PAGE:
Thoughts from the Field - Organizational Clarity
By
December 2006

During 2006, The Table Group and our Consulting Partners worked with nearly 200 companies addressing both team and organizational challenges. One of the first areas we address in our consulting sessions with clients is organizational clarity. The concept around clarity is outlined in Pat's book, The Four Obsessions of an Extraordinary Executive, and requires an executive team to be on the same page regarding various foundational concepts around their business. During our sessions, we have teams answer questions such as: Why does this organization exist? What is our strategy? What are our goals? etc.

Without clear, consistent answers to these questions, confusion and hesitation begin to plague an organization. Many executives assume that they are on the same page as their peers, but once they get in a room together and openly discuss these concepts, we often find that this is not the case.

In this issue of Thoughts from the Field, I want to share a handful of practices that some of our most successful clients have used to embed the concept of organizational clarity..

Southwest Airlines
Recognized as one of the most successful Fortune 500 companies over the last 30 years, Southwest is especially renowned for its culture. While they are careful not to overly define their culture - because they don't want to limit it - they did seek our help in clarifying their core values in a way that employees could readily understand and act upon.

Jeff Lamb, VP of People and Leadership Development, describes it this way, "by identifying three key values: Warrior Spirit (hard work), Servants Heart (putting others first) and Fun-LUVing Attitude (being a joy to work with), Southwest is better positioned to select, train and retain its growing workforce of 32,000. These values, known as the Southwest Way, have established a framework to help keep our People aligned with our Company's culture."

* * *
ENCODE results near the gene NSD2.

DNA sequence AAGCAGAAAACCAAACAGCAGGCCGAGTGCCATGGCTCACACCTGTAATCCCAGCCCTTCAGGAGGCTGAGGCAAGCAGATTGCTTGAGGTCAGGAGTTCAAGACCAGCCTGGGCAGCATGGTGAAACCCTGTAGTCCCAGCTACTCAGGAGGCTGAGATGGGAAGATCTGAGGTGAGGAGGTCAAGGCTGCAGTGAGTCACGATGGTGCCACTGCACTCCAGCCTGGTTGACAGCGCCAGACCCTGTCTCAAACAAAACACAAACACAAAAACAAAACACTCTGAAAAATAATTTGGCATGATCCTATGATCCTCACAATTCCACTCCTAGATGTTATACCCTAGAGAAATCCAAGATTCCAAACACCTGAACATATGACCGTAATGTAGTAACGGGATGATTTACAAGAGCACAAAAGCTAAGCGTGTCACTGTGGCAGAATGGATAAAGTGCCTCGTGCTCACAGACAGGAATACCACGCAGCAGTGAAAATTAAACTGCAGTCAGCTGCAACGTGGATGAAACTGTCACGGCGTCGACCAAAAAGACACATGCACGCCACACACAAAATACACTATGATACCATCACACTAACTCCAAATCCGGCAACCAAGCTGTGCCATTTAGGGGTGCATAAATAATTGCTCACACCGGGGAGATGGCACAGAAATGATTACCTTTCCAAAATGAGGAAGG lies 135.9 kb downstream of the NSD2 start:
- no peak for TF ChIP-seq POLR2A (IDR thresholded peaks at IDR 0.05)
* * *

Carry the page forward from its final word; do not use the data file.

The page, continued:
Because SWA is clear about their values, managers have a clear context to discuss performance issues and are better able to navigate a variety of decisions around their people.

Motorsports Solutions, Inc.
Motorsports Solutions, Inc. owns several Harley Davidson and other import motorsports dealerships and has fully embraced concepts around organizational clarity. CEO Scott Fischer revisits clarity at every opportunity - at all staff and company meetings, in one-on-one meetings, during conference calls and new hire discussions. The leaders and managers of the company hold themselves accountable by "managing out" people who don't embody the concepts wholeheartedly.

Fischer attributes the team's success to their relentlessly consistent messaging. He says, "Many staff members thought this was just management jargon and didn't work to understand it. Once they saw that we were serious and that they could use these concepts to make more purposeful decisions, people began to embrace it. We consistently manage all of our human systems, such as hiring, managing performance and the like, with our organizational clarity in mind."

Theravance
Theravance is a pharmaceutical company that is aggressively working on several breakthrough medicines. To help meet tight timelines, Theravance leverages their organizational clarity in all aspects of the business. Before hiring for senior leadership positions, CEO Rick Winningham, sits down with each candidate to ensure that they fully understand the company's core values and strategic anchors. He also has several breakfast meetings each month with various employees just to discuss core values, and he expects his direct reports to do the same.

Theravance supports their conversations with action. The company declined to hire a technically superior candidate because the applicant didn't fit the company's core values, reinforcing the importance of values for all employees.

For many smaller companies, organizational clarity can be seen as "big company" stuff. In reality, clarity is even more important for smaller companies to ensure managed, purposeful growth. It is most effective to introduce clarity in a non-splashy way by slowly embedding the concepts into the fabric of the organization. And, keep in mind, talking about these concepts should not be a one time event. The leaders of a company should discuss these concepts regularly and use them as the building blocks for taking the organization forward.

Taking the time to address organizational clarity is well worth the investment. Healthy companies make better faster decisions, have higher levels of productivity and commitment and eliminate politics and confusion. As Scott Fischer says, "It has truly created a blueprint for success."

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